Daily YOU Time
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Love Matters
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Good Morning Fellow Parent,

I reply to many email questions daily from parents with parenting questions.  I welcome questions in email, so families can get support between sessions.  Turns out, I don’t always understand the questions and offer less than what is expected; however, sometimes the replies have a universal quality.  This is a response to a recent email I thought might be helpful to share with you.

I wanted to follow up about that “glee” you experience in your (child) when he is blowing out.
That is a chemical reaction.  When he is blowing out, his brain is flooded with cortisol (stress hormone taking his prefrontal
cortex–judgement, caring, ability to respond appropriately–off line), his adrenaline pumps through his body (giving him the feeling of superman like physical power), and endorphins are released because of the over-arousal (giving him a burst of relief and, dare I say it, exuberant satisfaction) which makes him seem to ENJOY a good blow out while it is happening.
What you interpret as “enjoying the negative escalation” is really “enjoying the chemical process” of the blow-out, not the defiant behavior directed at you. To top it all off, this chemical alchemy is ADDICTIVE, so the blow outs become habituated because unconsciously he is seeking that intense feeling.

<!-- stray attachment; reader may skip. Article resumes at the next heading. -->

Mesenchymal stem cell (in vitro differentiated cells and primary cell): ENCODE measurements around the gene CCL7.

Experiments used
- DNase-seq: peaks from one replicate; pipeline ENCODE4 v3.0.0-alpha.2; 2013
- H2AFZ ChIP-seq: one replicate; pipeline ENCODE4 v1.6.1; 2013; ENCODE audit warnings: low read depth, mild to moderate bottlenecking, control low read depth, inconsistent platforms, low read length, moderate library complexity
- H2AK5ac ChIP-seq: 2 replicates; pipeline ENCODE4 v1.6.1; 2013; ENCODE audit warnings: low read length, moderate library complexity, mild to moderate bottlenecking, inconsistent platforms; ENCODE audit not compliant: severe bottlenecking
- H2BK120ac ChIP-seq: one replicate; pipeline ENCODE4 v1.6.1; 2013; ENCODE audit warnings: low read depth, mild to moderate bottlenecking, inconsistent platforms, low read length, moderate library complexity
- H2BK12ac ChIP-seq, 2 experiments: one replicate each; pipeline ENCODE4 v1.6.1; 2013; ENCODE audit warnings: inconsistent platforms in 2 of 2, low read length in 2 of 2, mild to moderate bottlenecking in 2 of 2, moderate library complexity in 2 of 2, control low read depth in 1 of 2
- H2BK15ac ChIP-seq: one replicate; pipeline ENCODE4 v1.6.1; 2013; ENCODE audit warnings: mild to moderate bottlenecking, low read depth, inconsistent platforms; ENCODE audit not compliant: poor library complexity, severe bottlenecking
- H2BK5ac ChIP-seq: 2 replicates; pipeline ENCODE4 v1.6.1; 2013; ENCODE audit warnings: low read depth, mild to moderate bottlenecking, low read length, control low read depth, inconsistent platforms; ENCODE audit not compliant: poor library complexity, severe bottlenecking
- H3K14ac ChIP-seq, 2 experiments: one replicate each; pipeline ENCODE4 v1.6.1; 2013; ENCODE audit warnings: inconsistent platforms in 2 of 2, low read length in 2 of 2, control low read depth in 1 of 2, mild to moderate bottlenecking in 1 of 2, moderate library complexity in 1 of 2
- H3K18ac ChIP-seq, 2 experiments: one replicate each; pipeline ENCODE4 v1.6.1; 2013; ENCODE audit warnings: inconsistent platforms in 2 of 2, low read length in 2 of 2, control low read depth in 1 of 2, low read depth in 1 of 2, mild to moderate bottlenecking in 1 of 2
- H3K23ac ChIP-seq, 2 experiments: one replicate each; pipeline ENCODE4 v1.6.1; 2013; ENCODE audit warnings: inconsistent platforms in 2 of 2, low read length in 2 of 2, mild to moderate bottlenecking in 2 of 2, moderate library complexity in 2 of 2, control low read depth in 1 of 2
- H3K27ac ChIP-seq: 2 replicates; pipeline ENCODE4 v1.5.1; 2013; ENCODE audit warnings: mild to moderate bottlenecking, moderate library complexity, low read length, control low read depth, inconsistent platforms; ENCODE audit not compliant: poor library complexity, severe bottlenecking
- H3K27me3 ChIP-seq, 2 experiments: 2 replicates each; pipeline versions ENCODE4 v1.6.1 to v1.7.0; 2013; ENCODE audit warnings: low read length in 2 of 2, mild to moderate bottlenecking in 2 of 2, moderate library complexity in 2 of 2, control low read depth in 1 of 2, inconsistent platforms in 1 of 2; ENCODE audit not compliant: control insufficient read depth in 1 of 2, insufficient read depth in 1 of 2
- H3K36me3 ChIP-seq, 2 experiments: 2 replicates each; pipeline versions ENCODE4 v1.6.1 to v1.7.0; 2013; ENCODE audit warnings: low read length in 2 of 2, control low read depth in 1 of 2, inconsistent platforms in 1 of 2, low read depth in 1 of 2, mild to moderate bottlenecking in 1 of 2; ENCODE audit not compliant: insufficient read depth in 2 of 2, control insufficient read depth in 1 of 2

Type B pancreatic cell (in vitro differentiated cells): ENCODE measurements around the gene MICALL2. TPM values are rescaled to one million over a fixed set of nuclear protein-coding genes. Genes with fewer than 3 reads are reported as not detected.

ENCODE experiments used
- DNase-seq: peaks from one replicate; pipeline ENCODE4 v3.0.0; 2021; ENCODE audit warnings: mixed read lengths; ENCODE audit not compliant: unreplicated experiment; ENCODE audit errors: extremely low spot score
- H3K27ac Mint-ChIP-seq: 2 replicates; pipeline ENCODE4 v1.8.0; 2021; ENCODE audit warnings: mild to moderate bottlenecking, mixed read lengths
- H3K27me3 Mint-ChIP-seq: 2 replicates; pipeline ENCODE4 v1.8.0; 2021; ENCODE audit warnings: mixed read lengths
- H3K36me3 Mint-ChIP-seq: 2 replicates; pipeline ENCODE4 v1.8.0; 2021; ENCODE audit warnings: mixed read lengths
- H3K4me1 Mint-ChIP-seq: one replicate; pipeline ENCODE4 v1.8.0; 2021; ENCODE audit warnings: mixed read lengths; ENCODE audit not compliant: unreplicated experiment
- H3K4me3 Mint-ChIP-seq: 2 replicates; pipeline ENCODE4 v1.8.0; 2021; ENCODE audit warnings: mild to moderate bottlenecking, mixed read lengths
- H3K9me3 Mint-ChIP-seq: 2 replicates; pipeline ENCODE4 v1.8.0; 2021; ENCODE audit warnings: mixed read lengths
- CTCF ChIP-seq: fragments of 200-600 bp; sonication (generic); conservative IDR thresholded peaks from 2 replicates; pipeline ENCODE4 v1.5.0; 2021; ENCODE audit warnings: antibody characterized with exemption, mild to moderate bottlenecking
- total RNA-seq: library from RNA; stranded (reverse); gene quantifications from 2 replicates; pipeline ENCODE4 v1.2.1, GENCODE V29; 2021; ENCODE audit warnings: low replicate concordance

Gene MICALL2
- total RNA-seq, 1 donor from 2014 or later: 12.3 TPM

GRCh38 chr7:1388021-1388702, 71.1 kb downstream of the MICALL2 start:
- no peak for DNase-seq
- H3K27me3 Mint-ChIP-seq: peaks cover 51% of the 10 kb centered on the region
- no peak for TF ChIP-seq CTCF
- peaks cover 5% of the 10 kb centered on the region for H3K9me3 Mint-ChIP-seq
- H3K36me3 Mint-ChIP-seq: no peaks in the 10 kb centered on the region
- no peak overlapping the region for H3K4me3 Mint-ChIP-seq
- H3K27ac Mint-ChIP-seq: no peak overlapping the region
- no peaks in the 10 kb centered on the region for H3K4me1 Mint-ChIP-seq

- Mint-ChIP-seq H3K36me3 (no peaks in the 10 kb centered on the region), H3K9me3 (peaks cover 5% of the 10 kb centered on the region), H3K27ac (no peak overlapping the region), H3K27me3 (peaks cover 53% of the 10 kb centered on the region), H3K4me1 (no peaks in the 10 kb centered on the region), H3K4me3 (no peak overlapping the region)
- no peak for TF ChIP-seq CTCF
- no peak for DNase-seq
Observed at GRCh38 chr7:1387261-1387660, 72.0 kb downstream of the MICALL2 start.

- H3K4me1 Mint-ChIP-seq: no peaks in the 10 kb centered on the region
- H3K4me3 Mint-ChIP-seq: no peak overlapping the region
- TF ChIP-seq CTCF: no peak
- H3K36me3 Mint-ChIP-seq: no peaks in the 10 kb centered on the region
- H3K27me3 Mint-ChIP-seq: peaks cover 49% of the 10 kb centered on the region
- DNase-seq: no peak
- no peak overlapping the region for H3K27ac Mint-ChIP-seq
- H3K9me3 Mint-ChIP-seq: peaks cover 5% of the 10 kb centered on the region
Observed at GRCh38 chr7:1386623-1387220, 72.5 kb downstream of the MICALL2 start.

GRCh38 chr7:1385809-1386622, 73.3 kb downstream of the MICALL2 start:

That said, what is the answer?   While you are getting him into recovery from addictive blow-outs, you have to do some therapeutic things that maybe seem counter-intuitive and like way too much energy to be putting into a kid that is old enough to do the basic tasks of getting dressed, taking showers, etc. Remember, his brain is addicted to blowing out.  He has been blowing out most of his life; it isn’t just for you.  You will have to do the regular, daily, hard work of re-organizing his experiences to replace the blow-out habit with a new positive addiction like relational, interactive play (the language of children).
Keep your emotions light and be playful… Give him the same chemical alchemy in a positive way.  Morning pillow fight to get his blood pumping? Game of tag around the house before a shower? Turn on some rock and roll and dance around like an idiot?  Tickle fest?  Serenade him with I’ve Got a Hammer?
 

Try it, if you think you can stay playful and tolerate the “up” energy.  You can get some replacement neuro-pathways constructed this way.

Love Matters, Ce

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Understanding your child’s behavior as a brain/body process, rather than a calculated, personal attack on YOU, is important to your ability to meet your child with love. 

 

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